Arthur Smith: Not that grumpy after all
Abigail SaltmarshHe rampaged round the campus and lived in a tent in Bluebell Woods. Writer, comedian, broadcaster and former UEA student Arthur Smith is heading back to Norwich for a two-night run at the Playhouse in the first week of September. We spoke to him about his colourful exploits in the city.Abigail Saltmarsh
Self-proclaimed grumpy old man Arthur Smith admits he rarely gets back to Norwich these days because 'it's not really on the way to anywhere else'.
Then he remembers this was actually one of the reasons he quite liked the city so much back in his student days. And he launches into a series of anecdotes that display far more than simply a passing affection for the old place.
Arthur, whose long career includes success as a stand-up comedian, writer and broadcaster, is at Norwich Playhouse on September 3 and 4, and earlier this year his autobiography was published.
The book, called My Name is Daphne Fairfax, draws its title from Arthur's opening line at many of his gigs: 'My name is Arthur Smith, unless there's anybody here from the Streatham tax office. In which case, I'm Daphne Fairfax.'
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But he wonders whether a reference to his role on the show about middle-aged grumbles might have been more apt.
'I suppose I should have called it A Grumpy Old Autobiography or something as that's probably what I'm best known for these days,' he said.
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'But I'm not actually that grumpy. I don't complain about everything - just things that are worth complaining about!'
People chatting on their mobile phones in cinemas might fall neatly into that category, but Arthur's time in Norwich certainly doesn't. He looks back on his years here in the late 70s with extreme fondness.
'I have great memories,' he said. 'I'm a Londoner so it was quite a big thing for me to go somewhere like Norwich.
'It was a lovely place with the beautiful cathedral, and I remember spending a lot of time in the small shopping streets as well as rampaging around the campus and jumping in the pond.'
Well-known to have enjoyed serious partying, Arthur, whose real name is Brian, spent at least some of his time at UEA studying comparative literature and French.
This involved three years in Norwich and a year in France, working as an assistant in a school.
'I lived in Norfolk Terrace on the campus itself for my first year. Then I moved out and went to live up on the Aylsham Road.
'The house was called Seaview Farm and, because of its name, was featured in the Evening News or EDP at the time. There was a picture of it in there too.
'I resolved then to become more famous than that house because so many people had heard of it,' he said.
His colourful student years involved far more than just attending lectures and seminars. As well as writing sketches for the student revue and holding the post of chairman of the Poetry Society, he ran as president of the Student Union, on a 'Don't Vote For Me' platform.
'I was a joke candidate really. I think I came second or third out of nine people so I must have had some votes. I was quite pleased in the end,' he said.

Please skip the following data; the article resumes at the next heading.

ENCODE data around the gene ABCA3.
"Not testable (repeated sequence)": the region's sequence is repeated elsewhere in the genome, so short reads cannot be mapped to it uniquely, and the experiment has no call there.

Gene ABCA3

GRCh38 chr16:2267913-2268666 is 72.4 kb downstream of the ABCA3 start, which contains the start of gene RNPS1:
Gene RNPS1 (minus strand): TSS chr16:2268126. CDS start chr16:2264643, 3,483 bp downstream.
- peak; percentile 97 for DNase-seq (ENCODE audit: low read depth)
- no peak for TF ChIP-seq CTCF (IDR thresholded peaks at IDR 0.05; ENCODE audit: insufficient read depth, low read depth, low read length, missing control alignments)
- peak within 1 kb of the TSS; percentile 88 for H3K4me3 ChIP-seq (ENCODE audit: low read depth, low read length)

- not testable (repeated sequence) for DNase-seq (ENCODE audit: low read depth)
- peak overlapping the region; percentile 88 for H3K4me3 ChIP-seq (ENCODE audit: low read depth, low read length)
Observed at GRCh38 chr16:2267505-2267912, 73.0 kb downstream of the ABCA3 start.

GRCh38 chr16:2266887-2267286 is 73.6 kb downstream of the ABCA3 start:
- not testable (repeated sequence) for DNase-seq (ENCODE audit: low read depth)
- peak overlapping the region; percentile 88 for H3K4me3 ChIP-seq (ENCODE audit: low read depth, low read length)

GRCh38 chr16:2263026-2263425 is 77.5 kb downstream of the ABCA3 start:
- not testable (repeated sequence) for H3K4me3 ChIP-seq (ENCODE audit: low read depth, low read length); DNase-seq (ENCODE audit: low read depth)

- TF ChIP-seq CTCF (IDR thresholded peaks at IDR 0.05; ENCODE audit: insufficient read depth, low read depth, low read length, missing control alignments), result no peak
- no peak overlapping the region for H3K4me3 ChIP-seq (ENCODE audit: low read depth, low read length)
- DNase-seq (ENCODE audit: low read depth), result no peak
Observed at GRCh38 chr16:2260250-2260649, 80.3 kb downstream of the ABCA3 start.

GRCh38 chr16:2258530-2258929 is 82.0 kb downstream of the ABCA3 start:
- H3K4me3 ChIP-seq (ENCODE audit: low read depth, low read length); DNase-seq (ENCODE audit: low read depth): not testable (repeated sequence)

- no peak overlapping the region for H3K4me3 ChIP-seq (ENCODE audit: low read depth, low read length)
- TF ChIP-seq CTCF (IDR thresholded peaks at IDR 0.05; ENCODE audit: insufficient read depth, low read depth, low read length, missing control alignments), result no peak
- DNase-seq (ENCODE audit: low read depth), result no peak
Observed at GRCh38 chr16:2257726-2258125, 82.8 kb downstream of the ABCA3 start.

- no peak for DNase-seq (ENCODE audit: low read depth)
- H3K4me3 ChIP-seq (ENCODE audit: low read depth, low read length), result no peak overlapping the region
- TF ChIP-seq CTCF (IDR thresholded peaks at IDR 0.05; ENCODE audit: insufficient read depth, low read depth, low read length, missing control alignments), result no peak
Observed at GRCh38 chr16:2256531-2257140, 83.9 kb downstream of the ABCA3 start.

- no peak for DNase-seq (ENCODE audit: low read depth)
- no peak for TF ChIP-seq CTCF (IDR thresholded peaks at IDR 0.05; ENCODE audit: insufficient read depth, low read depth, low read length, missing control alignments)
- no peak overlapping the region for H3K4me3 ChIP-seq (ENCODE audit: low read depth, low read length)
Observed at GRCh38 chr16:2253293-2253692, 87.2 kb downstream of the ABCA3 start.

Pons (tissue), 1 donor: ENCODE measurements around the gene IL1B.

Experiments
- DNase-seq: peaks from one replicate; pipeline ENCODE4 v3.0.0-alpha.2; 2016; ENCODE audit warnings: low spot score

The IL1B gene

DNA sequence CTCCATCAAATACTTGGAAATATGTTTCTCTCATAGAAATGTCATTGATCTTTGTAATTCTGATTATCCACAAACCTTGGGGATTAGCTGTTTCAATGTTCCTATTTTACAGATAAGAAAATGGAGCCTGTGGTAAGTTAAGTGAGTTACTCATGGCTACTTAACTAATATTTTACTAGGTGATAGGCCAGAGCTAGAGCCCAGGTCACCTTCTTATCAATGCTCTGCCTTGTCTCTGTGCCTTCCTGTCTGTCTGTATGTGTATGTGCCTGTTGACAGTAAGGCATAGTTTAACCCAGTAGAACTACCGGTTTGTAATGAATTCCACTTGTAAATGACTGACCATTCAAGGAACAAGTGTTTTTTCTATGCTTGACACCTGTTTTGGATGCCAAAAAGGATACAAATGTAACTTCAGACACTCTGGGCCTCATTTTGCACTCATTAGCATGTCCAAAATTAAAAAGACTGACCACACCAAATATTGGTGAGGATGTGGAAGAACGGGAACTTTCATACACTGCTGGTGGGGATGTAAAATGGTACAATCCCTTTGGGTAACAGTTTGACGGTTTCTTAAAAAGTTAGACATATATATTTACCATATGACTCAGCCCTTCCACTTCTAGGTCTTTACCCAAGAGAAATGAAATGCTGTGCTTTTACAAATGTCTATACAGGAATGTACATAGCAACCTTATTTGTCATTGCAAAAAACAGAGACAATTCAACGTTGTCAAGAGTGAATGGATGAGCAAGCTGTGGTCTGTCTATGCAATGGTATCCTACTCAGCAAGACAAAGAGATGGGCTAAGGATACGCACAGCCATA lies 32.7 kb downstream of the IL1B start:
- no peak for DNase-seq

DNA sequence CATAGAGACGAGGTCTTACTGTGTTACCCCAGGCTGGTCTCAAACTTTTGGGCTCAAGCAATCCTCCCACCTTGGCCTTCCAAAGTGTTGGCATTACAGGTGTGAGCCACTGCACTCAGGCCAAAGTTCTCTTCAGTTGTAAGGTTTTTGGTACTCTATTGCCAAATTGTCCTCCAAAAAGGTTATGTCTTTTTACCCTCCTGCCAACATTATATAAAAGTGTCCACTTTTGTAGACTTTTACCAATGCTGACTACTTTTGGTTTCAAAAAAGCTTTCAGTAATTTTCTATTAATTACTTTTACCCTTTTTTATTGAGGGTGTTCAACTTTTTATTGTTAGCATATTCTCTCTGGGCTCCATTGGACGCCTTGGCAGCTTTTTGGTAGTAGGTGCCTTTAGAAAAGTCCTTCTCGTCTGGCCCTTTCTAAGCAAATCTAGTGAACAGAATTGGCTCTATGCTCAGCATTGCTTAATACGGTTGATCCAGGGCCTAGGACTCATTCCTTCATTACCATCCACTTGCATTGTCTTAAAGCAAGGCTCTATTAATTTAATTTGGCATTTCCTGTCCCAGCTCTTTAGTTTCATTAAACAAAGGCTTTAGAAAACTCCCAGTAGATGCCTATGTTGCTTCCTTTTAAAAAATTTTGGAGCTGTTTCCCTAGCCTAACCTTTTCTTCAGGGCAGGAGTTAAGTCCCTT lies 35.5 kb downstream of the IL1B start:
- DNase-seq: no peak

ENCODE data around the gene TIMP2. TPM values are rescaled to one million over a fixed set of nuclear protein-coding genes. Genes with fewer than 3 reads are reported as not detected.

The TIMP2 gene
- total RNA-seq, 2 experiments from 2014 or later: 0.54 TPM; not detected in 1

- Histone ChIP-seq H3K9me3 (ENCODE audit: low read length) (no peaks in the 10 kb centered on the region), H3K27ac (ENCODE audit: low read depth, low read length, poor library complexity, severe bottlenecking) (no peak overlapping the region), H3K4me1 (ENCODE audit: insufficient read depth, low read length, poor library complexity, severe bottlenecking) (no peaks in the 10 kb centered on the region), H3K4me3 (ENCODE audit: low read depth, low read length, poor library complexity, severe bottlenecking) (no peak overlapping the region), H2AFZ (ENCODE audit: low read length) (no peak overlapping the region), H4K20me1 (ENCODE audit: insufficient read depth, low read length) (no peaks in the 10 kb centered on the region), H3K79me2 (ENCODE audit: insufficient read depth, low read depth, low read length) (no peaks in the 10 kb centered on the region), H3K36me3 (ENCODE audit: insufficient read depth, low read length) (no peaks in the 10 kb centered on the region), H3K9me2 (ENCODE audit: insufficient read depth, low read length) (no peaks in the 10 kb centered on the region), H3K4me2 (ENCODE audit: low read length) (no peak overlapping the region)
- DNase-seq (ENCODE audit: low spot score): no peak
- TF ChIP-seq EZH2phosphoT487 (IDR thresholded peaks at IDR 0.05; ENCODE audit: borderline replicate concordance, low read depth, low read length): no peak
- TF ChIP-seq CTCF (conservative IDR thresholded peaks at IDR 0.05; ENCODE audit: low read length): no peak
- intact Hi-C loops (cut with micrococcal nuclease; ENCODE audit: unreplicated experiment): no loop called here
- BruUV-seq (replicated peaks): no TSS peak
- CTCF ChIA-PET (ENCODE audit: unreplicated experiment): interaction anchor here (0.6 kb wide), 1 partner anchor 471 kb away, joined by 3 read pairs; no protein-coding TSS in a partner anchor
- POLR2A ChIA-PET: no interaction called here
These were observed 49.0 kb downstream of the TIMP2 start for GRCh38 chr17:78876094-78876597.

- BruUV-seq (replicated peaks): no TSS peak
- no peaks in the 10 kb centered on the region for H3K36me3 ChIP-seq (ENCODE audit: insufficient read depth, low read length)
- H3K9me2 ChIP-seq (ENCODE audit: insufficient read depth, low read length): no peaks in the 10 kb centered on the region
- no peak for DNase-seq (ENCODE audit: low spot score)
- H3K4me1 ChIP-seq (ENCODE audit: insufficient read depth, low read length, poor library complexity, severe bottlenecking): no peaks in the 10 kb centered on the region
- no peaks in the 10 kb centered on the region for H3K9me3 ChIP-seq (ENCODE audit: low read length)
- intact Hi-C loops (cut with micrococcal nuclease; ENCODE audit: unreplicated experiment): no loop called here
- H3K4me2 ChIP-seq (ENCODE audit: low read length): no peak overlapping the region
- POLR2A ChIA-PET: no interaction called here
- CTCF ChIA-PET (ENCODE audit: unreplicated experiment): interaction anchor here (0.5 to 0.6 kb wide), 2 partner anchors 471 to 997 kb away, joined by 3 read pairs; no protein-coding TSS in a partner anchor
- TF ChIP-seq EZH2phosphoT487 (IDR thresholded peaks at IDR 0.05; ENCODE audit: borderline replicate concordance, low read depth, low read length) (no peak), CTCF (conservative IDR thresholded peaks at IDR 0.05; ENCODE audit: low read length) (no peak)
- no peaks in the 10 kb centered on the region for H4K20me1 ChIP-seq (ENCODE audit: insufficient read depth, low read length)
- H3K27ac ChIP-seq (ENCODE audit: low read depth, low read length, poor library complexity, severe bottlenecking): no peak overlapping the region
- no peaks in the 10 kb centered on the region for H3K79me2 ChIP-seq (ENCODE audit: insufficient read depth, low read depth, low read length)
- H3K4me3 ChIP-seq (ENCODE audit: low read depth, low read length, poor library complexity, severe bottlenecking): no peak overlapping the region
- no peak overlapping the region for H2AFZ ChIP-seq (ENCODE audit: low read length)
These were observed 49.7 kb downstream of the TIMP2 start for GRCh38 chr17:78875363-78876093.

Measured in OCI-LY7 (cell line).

And one particularly happy summer term was spent living in a tent in Bluebell Woods, close to the university.
'It was great fun being at UEA. I talk a lot about that in the show - and about my time in Norwich in general,' he said.
Arthur's autobiography focuses on his days as a scruffy kid on the bombsites of Bermondsey, a road sweeper, dustman, warehouse man, English teacher, failed rock star, boozed-up sexual adventurer and intensive care patient who has been told never to drink again.
'There are a few laughs but I do reflect a little on the world as well,' he said.
An experienced writer - his plays include An Evening with Gary Lineker, My Summer with Des and The Bed Show - he took his time over the book.
'It took quite an effort to write - I didn't have a ghost writer or anything. In fact, there's only one word in the whole book I didn't write, and that's 'grumperdinck.'
'I was telling an anecdote about a grumpy Engelbert Humperdinck and my editor suggested the word 'grumperdinck.''
Arthur, who was born in 1954, was one of the early 'alternative' comedians. Along with others of his generation, he pioneered a new form of stand-up that was edgy, observational and broke away from mainstream styles.
Today, when he's not writing or presenting radio shows, such as weekly travel programme Excess Baggage, he still regularly takes to the stage.
'I like to keep my hand in. I know people who have done very well in stand-up and then abandoned it for a while and found it hard to go back to later,' he said.
'You are a bit of a solitary warrior when you are out there but as long as I am able to speak and stand up then I'll keep doing it.'
Despite the many pies he seems to have his fingers in, Arthur insists he is not flat out with work all the time. 'I try to keep a bit of free time - I'm not a workaholic. I expect I'll have a bit of a rest once the brouhaha of the book launch has settled,'he said. 'I would like to think that I am at a rather pleasant crossroads at the moment. I might write something else, perhaps a novel, but we'll have to see how the book goes down first.'
And he added: 'If it doesn't go down well I'll have to think of something else to do - perhaps I'll go into tap dancing.'
Arthur Smith will be at Norwich Playhouse on September 3-4, 01603 598598 or visit www.norwichplayhouse.co.uk
Arthur Smith's autobiography, My Name is Daphne Fairfax: A Memoir, is published by Hutchinson priced �18.99.